100_0908 - Copy (1024x768)Kurt and Devon hope to harvest one and a half to two pounds of hops per year from each plant that has been growing for two or three years. Because hand-harvest of a sizeable yard requires ladders, lots of time, and a small army of volunteers, they are considering the possibility of turning to a mechanical harvester that strips the cones off the bines. What else does the future hold for Huguenot Hops? Some new practices and improved trellises seem to be in the cards, and if all goes well, plenty of local hops will make their way into Virginia brews in the coming years.

100_0906 (1024x768)Additional Resources for Readers:

North Carolina Hops Project

Huguenot Hops Webpage

Old Dominion Hops Cooperative Webpage

Meet David Goode.

100_0874 (1024x768)He operates Piedmont Hops, LLC in Mosely along with Steve Brown, who runs the other part of the business at a site located in North Carolina.

David and Steve began growing hops for their personal use a few years ago, but the project quickly grew. Today, they supply hops to breweries who strive to include more locally-grown products in their craft beers.

100_0889 (1024x768)Growing hops in central Virginia has its challenges. Most varieties are designed to provide maximum yields under the day lengths, temperatures, and growing conditions of the states in the Pacific Northwest, where most of the hops production in the U.S. occurs. Why are there so few hops growers in Virginia? For one, growers in this area must select varieties that are better suited to Piedmont weather, soils, and growing conditions. Furthermore, the warm, humid summers in Virginia can be particularly conducive to the growth of certain diseases that prey on hops. For these reasons, David and other growers have turned to help from the North Carolina Hops project, an effort run by North Carolina State University faculty and specialists. Research data from this project helps Virginia and North Carolina growers choose varieties and growing practices that suit this region. If the market for local hops grows in Virginia, plant breeders may be able to make more progress towards developing varieties that suit local needs and resist local diseases. 100_0892 (1024x768)

David has enjoyed trying different varieties. This year, he had Cascade, Chinook, and Nugget. Next year, he plans to add a few more varieties and increase the total number of plants in the Virginia and North Carolina yards. His hops grow on bines—not to be confused with vines—that climb up strings supported by wires and cedar posts. New and aspiring hops growers may find that these trellis components are responsible for a large percentage of the input costs for starting a yard. Furthermore, growers need materials like drip tape for irrigation and weed cloth to start a yard. Labor is also a costly input, as it can take an hour or more to harvest one pound of hops by hand. Harvest typically occurs in late summer, although certain varieties differ. During the spring and summer, growers will spend a considerable amount of time working on weed control, training hops to climb the lines, and repairing any broken supports.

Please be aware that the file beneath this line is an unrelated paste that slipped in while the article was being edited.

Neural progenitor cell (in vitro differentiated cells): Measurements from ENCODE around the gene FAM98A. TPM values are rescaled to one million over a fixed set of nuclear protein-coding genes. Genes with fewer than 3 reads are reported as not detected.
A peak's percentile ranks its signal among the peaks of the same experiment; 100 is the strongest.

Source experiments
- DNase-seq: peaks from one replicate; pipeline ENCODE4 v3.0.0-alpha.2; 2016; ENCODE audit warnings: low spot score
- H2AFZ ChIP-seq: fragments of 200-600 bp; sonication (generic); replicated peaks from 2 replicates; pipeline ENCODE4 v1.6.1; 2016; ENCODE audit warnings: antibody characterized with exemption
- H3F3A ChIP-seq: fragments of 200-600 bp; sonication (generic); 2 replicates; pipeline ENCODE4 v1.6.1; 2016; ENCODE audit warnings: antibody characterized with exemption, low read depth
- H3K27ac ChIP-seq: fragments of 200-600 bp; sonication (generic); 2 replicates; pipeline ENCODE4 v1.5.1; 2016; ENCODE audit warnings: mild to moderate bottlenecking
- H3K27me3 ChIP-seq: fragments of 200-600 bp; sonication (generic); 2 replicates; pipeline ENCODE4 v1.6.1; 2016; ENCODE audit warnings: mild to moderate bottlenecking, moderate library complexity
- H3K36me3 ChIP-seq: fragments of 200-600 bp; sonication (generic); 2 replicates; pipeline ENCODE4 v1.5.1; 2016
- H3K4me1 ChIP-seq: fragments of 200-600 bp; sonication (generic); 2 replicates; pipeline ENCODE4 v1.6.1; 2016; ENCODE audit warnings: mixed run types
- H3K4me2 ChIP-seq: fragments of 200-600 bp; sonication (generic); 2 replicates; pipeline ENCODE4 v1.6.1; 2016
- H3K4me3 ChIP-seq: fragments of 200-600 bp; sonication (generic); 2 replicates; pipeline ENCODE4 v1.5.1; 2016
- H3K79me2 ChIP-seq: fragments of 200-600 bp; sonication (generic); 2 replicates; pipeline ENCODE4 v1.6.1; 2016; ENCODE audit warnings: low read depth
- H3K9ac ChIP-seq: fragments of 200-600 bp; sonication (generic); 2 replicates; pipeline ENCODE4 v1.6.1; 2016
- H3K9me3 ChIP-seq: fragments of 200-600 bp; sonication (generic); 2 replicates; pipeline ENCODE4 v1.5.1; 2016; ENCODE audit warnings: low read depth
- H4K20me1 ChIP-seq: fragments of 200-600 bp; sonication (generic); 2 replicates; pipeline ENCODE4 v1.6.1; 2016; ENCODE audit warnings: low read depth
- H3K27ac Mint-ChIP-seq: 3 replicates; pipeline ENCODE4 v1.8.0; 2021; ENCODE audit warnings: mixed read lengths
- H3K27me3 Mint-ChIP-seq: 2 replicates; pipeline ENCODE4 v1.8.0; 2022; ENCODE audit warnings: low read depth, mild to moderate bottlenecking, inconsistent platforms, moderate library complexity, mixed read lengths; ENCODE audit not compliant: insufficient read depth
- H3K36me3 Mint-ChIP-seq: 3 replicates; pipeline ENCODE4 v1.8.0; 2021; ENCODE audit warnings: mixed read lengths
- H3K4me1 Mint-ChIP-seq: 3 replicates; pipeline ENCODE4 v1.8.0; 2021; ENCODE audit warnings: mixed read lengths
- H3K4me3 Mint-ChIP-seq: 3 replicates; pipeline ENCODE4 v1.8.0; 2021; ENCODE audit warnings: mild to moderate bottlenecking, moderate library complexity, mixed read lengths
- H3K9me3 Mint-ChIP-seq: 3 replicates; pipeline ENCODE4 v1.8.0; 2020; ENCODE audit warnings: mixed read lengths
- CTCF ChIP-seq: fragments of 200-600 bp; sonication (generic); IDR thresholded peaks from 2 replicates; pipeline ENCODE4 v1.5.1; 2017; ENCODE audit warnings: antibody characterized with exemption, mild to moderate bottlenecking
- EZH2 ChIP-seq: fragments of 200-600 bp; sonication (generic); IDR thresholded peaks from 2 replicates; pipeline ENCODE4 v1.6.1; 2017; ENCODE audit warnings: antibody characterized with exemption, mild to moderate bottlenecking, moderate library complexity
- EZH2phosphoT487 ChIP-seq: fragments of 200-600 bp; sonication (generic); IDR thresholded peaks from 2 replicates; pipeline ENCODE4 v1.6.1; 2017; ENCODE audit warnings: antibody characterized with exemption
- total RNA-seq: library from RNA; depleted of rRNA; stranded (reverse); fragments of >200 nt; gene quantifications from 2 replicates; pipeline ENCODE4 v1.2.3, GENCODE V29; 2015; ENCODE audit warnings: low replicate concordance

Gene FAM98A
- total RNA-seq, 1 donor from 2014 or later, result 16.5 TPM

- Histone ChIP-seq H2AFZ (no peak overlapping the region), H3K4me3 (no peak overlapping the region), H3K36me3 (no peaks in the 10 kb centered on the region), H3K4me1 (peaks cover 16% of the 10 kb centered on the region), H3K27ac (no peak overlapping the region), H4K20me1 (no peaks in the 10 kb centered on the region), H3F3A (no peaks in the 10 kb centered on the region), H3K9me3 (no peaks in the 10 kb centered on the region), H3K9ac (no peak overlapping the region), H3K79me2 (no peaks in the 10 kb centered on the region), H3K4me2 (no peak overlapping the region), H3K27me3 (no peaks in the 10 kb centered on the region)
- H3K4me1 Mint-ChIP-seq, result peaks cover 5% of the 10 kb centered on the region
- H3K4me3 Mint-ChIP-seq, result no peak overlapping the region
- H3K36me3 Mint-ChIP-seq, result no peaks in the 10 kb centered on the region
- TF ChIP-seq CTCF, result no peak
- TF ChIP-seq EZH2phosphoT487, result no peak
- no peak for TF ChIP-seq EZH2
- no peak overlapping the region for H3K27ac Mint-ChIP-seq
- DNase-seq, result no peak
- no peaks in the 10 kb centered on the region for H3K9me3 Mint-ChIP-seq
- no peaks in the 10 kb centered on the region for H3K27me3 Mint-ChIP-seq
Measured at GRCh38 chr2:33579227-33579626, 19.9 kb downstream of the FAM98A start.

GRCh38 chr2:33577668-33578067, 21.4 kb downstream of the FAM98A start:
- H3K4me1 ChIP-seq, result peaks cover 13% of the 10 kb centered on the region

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Despite the challenges, hops production has been a worthwhile venture for David. He has had the rewarding experience of watching his hops go from the farm to the consumer. Furthermore, as is true in most business ventures, David has found networking with others to be a valuable use of his time. He has helped other growers with their yards, and in turn, growers have visited his farm to harvest hops and swap ideas. 100_0894 (1024x768)

What is next for Piedmont Hops? David is thinking of ways to address the labor requirements that come with an increase in acreage, and he is looking into some ideas for preventing and controlling any fungal diseases that may show up in the future. His work and the work of his colleagues may help turn hops from an impossible challenge for Virginia growers to a successful venture for those who are willing to learn and adapt. 100_0895 (1024x768)100_0883 (1024x768)Additional Resources for Readers:

North Carolina Hops Project

Piedmont Hops Webpage

Old Dominion Hops Cooperative Webpage